Principles of Economics – Why Banks Made Subprime Loan Mortgages And Loan To People Who Could Not Pay Back

Home ownership is a national strategy started in 1994 during the Clinton era. The move backed by congress created a ripple in housing. Usually uncontrolled economic policies tend to develop devastating financial problems without immediate remedies. As it was the case, everyone wanted in both the people and investors to share the national pie, the boom saw banks compromise their policies to give mortgage loans to everyone who wanted a loan. The problem was that even first time buyers with straining accounts without credibility were in the frontline of getting their loans.

The many reasons that made banks bit off much one was the zero down financing where no down payment was required to get a loan. As well, it applied the originate-to-distribute approach where the loan was transferable to a third party. This compromised the usual procedure and evaluation banks undertake in risks. Underwriting was done in imprudent methods where incentives were given to close as many loans as possible with limited documentation.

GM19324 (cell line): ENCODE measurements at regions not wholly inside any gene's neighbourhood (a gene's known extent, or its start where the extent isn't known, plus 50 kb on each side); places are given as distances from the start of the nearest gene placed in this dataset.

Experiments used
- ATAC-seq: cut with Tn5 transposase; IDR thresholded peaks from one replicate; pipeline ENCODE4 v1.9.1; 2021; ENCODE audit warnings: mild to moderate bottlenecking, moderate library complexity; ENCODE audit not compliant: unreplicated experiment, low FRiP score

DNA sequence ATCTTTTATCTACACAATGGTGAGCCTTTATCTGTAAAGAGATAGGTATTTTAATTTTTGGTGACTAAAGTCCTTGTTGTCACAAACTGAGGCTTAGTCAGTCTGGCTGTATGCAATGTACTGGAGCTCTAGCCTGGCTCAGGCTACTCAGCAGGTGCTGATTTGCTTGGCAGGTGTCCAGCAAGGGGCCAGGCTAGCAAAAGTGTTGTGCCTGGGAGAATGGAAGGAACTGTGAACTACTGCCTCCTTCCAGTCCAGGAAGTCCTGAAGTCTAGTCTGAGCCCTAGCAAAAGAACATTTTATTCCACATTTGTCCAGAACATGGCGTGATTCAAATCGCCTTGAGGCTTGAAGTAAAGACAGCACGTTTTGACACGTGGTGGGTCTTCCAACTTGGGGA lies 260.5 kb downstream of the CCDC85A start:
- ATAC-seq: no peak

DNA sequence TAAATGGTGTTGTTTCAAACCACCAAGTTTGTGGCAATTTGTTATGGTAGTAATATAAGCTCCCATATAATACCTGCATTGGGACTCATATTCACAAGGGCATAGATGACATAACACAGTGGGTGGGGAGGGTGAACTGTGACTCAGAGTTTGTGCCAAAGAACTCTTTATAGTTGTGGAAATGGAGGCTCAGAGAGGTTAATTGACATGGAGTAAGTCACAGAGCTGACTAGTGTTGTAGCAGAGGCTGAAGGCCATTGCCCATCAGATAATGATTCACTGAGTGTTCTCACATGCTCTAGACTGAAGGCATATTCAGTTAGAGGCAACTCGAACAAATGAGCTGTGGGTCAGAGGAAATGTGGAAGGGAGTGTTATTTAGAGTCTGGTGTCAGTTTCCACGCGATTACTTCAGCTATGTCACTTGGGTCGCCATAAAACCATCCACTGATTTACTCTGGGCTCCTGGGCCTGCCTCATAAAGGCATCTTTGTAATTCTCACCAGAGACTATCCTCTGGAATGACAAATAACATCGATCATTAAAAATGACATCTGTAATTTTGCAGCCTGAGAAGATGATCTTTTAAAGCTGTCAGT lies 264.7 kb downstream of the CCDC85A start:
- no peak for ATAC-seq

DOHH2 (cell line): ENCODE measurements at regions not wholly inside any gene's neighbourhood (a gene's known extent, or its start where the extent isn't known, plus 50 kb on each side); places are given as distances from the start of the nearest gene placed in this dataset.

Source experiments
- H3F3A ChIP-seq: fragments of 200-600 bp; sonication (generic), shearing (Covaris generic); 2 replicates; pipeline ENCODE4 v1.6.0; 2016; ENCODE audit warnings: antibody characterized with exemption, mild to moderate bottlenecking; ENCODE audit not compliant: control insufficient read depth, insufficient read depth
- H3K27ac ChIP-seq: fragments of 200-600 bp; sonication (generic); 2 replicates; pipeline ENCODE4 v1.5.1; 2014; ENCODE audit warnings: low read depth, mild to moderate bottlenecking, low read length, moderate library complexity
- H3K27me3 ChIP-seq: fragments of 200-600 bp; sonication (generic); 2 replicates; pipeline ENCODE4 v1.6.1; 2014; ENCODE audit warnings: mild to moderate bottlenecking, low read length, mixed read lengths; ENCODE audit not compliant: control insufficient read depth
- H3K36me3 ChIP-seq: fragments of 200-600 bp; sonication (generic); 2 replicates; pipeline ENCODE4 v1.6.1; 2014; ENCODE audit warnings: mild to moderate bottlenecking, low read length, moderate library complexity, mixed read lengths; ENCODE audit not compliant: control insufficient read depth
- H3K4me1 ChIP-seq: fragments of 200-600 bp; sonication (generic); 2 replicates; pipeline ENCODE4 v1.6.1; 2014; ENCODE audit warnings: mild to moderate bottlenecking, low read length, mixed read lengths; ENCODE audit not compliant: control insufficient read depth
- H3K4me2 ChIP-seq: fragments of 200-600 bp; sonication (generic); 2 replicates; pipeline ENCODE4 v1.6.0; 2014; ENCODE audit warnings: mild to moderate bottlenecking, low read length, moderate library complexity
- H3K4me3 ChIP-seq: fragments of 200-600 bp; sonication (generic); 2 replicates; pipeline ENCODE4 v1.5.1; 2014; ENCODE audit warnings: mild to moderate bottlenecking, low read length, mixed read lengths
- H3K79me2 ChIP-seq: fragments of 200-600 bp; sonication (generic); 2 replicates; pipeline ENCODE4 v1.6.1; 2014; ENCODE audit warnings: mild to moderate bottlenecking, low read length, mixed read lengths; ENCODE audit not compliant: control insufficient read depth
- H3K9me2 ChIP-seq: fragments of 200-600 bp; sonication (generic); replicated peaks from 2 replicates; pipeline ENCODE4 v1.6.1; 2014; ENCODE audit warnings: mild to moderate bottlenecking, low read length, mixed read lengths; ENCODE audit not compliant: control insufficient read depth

The mortgage mess came about also with aggressive financing; this was due to the fact of home prices going up. Loan programs went further to lower monthly mortgage payments to have as many buyers as possible. The appeal of consistent rising of house prices blinded and silenced speculators and other critics until the bubble busted due to ownership pressure letting hell loose.  In 2006 it hit the ceiling and prices plummeted, the meltdown effects are yet to be contained.

On the other hand, in the principles of macro economics, control and regulation of money supply is critical to sound economy, as is the work of the Federal Reserve. When money supply grows rapidly it triggers inflation when the supply is too slow economic growth is stunted, growth is mainly caused by GDP and prices, policies influence economic activity that is investment and expenditure. In achieving a control the reserve allows for a steady inflation of 2 to 3% (Barro, & Gordon, 1983).

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